For some reason, I seem to get hints from my universe to take better care of myself -- me, the carrier who cares for the teenager with Fragile X Syndrome. These karma-type things usually happen in threes, and yesterday was no exception.
First, we attended a memorial service for a friend who was my age when he passed away from cancer. I watched his children during the service wondering how much longer I will live to care for Josh. I couldn’t start beefing up my exercise and diet quickly enough.
Second, after the service, my husband decided to take Josh to the lake for a couple of days to give me a break. I didn’t ask for it; I didn’t even realize I needed it. He did (is that good or bad? LOL).
And third, from time to time I pick up one of my favorite Fragile X reference books, "Fragile, Handle with Care" by Marcia L. Braden, Ph.D. So in my quiet evening alone last night, I read from this book and happened on a page at the front with a short writing entitled “The Carriers.” I was drawn to it. I couldn’t read it fast enough. Marcia Braden wrote something about ME, not about how to teach my son, not about behaviors, not about sensory integration, not anything related to Joshua. I have decided I need to share it for all of my carrier friends and I hope that Marcia Braden won’t mind. So here it is:
They’re called carriers because they carry a specific gene they pass on to their children.
I call them carriers because they carry all the hopes and dreams possible for their children. They carry their fears, anxiety, struggles, defeat and pain. They are capable of carrying the joy of success and the disappointment of developmental delays all at the same time. They carry a favorite toy, an old picture or funny cap that brings comfort and security wherever they go. They carry mental ammunition to their school placement staffings and strategies for treatment. They carry the strength to defy all odds and march on with fortified courage and unconditional love.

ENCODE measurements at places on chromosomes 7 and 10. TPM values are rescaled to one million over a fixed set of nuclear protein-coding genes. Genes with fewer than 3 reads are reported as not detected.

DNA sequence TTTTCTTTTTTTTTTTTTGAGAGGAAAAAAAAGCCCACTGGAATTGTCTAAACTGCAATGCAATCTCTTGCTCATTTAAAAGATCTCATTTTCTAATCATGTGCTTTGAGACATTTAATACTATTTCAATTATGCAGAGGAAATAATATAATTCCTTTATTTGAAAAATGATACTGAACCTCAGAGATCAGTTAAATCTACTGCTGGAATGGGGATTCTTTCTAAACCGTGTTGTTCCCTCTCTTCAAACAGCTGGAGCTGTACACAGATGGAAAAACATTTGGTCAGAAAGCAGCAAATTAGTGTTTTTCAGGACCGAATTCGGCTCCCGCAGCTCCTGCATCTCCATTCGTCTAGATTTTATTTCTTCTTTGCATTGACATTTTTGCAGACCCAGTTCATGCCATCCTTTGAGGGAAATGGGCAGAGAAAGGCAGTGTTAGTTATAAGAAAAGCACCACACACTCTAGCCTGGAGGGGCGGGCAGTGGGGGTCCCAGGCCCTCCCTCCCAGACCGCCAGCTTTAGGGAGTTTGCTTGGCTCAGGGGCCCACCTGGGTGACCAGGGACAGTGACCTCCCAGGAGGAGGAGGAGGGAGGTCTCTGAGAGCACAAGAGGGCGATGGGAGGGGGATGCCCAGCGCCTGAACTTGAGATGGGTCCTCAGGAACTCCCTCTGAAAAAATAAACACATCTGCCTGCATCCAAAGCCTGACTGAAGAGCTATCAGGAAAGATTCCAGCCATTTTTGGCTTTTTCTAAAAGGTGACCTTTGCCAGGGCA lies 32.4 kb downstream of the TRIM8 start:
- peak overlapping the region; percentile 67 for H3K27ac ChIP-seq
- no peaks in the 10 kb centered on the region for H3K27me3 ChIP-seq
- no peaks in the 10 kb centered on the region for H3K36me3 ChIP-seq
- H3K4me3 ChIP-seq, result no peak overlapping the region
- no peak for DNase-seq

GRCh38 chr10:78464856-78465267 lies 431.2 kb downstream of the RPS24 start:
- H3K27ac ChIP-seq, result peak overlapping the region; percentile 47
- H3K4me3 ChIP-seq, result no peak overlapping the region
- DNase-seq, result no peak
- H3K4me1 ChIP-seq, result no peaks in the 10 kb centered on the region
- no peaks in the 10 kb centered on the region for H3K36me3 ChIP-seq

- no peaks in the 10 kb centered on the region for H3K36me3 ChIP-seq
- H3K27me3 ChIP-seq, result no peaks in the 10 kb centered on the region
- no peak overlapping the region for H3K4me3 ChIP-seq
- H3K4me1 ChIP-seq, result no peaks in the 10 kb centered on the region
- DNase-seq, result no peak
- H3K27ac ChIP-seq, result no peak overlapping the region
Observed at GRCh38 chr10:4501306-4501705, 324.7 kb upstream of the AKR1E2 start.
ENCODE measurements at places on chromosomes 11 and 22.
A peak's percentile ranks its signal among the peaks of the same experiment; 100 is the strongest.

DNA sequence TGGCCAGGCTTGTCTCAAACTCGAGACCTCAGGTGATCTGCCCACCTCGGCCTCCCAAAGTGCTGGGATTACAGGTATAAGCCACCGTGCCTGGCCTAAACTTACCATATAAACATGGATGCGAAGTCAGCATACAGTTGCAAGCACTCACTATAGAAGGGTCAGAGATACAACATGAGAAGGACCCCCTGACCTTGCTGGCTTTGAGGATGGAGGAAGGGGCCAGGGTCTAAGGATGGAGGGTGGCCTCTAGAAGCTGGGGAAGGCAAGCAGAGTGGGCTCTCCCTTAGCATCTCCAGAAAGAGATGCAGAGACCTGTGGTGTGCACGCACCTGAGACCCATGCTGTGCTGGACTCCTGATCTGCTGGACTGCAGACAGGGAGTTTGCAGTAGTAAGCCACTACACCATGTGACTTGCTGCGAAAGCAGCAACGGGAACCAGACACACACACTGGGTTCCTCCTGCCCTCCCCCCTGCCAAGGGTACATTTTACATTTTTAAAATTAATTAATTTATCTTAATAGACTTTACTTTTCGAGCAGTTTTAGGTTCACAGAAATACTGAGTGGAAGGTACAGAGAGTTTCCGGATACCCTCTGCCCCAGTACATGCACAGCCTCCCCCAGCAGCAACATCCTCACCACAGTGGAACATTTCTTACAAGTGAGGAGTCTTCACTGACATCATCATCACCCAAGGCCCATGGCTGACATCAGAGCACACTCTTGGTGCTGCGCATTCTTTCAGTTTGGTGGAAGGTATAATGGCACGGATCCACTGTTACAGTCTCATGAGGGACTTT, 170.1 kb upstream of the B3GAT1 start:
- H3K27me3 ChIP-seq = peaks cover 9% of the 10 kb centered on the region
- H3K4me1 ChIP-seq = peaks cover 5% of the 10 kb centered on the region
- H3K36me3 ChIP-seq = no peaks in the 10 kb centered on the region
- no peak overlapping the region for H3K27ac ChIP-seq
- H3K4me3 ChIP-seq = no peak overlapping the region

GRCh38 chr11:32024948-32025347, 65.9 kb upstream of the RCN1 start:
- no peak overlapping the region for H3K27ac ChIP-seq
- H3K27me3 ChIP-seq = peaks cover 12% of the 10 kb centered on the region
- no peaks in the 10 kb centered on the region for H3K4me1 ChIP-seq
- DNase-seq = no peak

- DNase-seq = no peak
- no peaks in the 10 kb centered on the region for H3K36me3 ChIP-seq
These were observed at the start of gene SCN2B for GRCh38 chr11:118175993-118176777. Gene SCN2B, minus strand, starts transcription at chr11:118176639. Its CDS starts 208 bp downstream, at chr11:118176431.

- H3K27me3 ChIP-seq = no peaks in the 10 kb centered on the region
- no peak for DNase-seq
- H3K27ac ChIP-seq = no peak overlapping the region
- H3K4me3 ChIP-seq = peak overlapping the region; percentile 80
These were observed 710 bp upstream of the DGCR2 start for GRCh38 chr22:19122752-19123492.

These are the carriers I know.
Marcia L. Braden, Ph.D.
Those were my three karma moments yesterday (or as Oprah would say, aha moments) which reminded me that carriers desperately need to take care of themselves, myself included. Most importantly, we need the mental ammunition to survive this journey. For me, that ammunition is keeping a positive attitude and an unwavering drive to figure out how the heck to fix something that isn’t working for Josh. Of course, we all know that first I have to figure out what caused the problem to begin with. It took me a very long time (and an occasional margarita) to adjust my attitude and abilities to get to where I am today. But over time, I learned that I can choose to be happy no matter what, or I can choose to be miserable. Miserable takes so much more energy than happy, and quite frankly I just don’t have enough left over at the end of the day. I’m choosing to have a positive attitude and when something isn’t right, I think about finding a way to fix it instead of wallowing in it. Now, I am by no means wallow-free all of the time, but I have taught myself to be that way most of the time. We carriers are the only ones in control of our X world, no one else. If a medication isn’t working, find a new one. If your child gets poop on the toilet, buy a box of gloves to use when wiping and cleaning it. If your child has a meltdown, take a deep breath, remain calm and give them a bear hug from behind. If he needs an aid at school, write a letter or set up a meeting and tell them why and how it would benefit the staff and your child. Whatever the roadblock on any given day, we have to teach ourselves to troubleshoot in a calm and rational way. There are no manuals for what we do, but there are reference materials and we have each other to turn to for advice (thank goodness!).
I feel very strongly that I have a mandate from God to be the best dang carrier I can be…..to be strong and have unconditional love for my children, Jennifer and Joshua. In short, I am a carrier on a mission, and I need to keep reminding myself to put “ME” on the list in order to accomplish the mission at hand. Carry on carriers!